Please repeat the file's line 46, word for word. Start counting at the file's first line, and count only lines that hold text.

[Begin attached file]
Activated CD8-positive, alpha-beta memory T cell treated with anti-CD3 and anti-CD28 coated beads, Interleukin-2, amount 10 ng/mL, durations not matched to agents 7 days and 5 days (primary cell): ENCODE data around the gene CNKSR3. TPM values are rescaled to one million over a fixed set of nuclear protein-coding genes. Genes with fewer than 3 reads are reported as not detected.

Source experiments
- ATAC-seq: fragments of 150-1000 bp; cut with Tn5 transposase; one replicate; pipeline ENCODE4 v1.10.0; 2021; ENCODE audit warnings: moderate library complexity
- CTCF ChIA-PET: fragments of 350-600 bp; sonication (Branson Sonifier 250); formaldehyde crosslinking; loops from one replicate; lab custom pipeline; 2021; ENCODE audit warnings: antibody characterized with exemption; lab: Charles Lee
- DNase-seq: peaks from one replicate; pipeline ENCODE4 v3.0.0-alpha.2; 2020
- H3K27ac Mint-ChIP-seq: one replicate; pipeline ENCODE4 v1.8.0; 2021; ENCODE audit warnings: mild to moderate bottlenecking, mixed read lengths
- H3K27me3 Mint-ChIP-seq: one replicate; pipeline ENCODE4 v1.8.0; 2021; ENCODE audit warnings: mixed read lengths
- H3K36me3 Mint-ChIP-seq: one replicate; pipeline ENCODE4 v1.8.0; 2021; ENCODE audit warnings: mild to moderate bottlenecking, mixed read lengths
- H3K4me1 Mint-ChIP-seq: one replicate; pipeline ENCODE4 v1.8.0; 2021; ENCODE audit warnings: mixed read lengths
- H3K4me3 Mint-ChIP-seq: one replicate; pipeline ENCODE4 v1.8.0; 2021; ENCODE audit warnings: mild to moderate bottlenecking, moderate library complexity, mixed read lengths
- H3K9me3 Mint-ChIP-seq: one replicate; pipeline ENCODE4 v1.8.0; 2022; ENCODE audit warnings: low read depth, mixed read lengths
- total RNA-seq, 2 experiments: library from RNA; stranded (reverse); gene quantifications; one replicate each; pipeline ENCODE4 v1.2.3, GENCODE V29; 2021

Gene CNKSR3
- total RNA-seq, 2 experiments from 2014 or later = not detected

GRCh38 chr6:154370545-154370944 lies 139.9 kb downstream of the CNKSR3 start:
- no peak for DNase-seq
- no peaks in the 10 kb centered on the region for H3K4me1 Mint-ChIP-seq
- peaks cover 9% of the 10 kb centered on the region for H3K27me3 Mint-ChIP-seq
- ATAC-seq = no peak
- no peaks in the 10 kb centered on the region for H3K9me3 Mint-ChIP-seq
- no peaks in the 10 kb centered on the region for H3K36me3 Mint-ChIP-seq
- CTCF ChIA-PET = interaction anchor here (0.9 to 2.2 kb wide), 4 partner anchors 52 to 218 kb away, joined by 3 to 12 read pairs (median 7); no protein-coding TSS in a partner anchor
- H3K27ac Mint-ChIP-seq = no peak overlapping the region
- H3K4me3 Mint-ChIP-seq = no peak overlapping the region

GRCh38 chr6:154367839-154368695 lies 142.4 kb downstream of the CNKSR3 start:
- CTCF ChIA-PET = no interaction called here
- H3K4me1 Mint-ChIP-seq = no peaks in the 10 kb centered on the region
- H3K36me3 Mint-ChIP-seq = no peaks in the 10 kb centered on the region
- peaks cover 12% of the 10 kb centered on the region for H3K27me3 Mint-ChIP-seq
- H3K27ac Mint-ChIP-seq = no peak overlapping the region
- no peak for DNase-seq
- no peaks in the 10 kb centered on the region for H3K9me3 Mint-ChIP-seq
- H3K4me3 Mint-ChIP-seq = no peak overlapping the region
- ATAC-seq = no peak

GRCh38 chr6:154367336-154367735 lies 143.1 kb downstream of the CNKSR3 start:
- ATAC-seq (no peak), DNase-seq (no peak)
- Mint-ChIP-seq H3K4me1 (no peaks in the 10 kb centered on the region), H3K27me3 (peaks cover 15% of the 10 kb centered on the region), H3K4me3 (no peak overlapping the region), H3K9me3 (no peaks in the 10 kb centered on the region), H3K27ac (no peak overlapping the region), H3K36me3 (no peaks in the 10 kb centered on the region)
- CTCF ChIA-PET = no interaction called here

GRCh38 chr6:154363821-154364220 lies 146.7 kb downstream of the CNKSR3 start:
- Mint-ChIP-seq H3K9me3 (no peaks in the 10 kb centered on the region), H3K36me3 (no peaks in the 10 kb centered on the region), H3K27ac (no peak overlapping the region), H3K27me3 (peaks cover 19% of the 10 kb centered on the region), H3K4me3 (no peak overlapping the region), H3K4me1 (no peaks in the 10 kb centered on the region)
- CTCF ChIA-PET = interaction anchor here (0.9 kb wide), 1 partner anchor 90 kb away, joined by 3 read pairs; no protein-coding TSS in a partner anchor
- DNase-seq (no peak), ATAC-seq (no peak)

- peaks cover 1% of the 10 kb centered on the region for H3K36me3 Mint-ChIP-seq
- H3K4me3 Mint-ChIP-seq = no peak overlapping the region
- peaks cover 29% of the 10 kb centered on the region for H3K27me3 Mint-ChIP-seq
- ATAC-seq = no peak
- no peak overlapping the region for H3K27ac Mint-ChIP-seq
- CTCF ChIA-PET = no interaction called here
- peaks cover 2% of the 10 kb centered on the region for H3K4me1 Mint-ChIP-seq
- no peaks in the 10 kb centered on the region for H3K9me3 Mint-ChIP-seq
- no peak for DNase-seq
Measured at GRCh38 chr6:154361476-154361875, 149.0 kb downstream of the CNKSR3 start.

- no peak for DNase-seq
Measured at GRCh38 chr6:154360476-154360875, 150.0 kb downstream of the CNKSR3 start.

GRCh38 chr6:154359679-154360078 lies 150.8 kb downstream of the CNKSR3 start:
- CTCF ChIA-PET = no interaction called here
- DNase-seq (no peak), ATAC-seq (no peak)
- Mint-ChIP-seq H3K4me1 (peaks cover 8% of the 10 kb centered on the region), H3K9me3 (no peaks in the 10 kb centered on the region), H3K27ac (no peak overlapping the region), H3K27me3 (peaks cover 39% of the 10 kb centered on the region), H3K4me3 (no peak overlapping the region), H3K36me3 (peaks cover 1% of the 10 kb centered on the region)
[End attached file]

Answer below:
- ATAC-seq = no peak